A panel of experts discusses what makes a difference in delivering a truly human experience
In the sea of AI and automation solutions, adding a human touch to experiences often gets overlooked by CX professionals.
While AI-powered solutions help with handling the backend of customer interactions, they definitely have their limits when it comes to providing a truly human experience.
In an upcoming expert panel discussion, Claire Muscutt, Founder of Women in CX, welcomes:
Authenticity is one of the most valuable qualities customers look for in a brand. Staying true to themselves during times of uncertainty or following the same mission from the beginning is what sets brands apart.
Commenting on this, Alexandra Acosta, Athlete Experience Quantitative Analyst, Dick’s Sporting Goods, says: “One of the biggest things for us is engaging our customers, especially in the store space. For example, greeting a customer make all the difference but it has to be followed by something.
“We try to coach our staff to talk to customers, engage with them and shop with them if they want it.”
Following Acosta’s point, Ellie Sutton, Senior Customer Experience Manager, Waitrose & Partners, thinks that inauthenticity can cost brands hundreds of customers, especially as they now have so much choice.
She said: “If brands try to do something with no credentials to back that up, consumers will very quickly find that out and make their views known.”
When it comes to maintaining human touch in a platform-only business, Adi Tobias, Head of Customer Experience Strategy & Operations, Uber, believes there is often unnecessary complexity involved. She continues:
“In reality, we are humans with the ability to design for humans. It’s really that simple.
“Maintaining a human touch begins with marketing which is helpful to understand your customer base, their expectations, and the critical points in the customer journey.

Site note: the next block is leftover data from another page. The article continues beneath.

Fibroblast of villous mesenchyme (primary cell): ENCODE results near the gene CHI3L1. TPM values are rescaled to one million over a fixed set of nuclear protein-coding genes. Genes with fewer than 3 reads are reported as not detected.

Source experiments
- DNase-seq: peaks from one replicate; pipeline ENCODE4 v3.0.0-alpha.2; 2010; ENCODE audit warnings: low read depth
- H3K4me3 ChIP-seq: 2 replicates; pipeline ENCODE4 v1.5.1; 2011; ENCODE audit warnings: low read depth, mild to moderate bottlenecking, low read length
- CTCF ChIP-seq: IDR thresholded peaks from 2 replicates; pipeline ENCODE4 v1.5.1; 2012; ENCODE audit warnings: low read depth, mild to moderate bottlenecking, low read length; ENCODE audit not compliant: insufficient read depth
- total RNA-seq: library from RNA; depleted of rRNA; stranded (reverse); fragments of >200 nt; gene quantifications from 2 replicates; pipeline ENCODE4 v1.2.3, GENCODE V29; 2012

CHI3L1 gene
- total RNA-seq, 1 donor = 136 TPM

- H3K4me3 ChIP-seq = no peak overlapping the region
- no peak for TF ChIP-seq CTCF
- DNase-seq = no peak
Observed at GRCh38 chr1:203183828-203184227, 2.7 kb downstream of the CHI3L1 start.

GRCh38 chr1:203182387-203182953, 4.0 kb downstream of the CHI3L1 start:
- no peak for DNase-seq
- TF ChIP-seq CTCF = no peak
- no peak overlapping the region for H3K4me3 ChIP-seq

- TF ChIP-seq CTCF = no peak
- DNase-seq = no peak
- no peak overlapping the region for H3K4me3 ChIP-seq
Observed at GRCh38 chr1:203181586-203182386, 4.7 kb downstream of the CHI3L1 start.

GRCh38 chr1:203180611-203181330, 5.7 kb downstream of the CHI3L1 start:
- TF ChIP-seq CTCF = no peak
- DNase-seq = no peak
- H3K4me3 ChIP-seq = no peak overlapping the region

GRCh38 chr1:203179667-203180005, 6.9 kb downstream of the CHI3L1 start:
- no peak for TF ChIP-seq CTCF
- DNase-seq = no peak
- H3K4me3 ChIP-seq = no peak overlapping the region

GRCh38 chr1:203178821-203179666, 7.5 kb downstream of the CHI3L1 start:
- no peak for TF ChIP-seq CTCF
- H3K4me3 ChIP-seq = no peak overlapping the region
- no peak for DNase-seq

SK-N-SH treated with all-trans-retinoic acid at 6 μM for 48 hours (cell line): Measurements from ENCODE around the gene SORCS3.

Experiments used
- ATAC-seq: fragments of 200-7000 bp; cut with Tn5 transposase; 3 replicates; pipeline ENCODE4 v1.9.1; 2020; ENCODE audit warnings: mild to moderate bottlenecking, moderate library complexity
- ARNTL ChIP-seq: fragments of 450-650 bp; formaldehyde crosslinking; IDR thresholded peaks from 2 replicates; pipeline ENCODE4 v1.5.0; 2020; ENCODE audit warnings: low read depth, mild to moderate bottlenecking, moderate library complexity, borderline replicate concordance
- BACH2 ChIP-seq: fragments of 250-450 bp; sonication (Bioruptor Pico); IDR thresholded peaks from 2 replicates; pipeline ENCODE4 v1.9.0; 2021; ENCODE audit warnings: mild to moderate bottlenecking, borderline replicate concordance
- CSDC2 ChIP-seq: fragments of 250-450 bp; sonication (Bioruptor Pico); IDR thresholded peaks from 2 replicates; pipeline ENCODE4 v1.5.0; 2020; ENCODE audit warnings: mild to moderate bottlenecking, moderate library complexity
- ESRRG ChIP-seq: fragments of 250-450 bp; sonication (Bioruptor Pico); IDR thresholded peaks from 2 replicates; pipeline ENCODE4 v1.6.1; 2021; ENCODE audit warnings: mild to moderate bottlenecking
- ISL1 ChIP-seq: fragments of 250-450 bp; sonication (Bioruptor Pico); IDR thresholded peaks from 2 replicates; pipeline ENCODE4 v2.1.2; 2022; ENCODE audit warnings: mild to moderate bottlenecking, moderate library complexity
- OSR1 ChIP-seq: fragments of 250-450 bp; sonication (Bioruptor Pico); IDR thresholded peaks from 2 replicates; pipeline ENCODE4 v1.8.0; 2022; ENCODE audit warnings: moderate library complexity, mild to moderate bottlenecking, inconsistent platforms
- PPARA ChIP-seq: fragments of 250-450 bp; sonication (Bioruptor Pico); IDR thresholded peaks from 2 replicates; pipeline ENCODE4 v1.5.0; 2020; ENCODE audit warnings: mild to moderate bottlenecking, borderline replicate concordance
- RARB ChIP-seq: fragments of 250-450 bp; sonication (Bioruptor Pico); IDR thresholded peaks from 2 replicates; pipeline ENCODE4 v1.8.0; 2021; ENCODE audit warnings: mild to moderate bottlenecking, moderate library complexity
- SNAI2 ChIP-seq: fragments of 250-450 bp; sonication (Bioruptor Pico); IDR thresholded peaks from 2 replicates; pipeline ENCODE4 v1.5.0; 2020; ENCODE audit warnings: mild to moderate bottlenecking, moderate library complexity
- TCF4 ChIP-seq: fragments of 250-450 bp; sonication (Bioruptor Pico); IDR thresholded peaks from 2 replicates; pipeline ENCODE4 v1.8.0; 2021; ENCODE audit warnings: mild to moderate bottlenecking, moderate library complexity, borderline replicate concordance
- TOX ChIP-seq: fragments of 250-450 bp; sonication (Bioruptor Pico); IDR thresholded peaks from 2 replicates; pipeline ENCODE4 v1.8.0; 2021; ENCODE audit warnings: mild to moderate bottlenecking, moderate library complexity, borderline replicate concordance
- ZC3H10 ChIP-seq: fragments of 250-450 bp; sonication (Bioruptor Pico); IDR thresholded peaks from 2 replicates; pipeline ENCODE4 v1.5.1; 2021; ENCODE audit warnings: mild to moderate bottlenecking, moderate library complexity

“You have to be intentional about understanding customer segments.”
The panel touches upon the topic of giving customers and employees specialised names so they feel like a part of a community. This further translates to a more human experience for both employees and customers.
Acosta elaborates on Dick’s ‘athletes’ and ‘teammates’ and why they are called that way. She says:
“As a specialised sporting goods store, we thought about a humanised approach to how we refer to customers who we call ‘athletes’, and employees who we call ‘teammates’.
“This creates a sense of camaraderie which is in line with our common purpose and that is to encourage people to go forth and try new sports.
“It’s really about creating memories with our customers.”
Similarly, Sutton mentions that Waitrose employees are called ‘partners’ which creates a feeling of belonging to something bigger.
“Because customers have such high expectations, we have to ensure that employee experience is great so employees can bring that feeling to life in the shops.
“Over the next few years, I believe that companies will need a clear strategy to deliver both CX and EX.”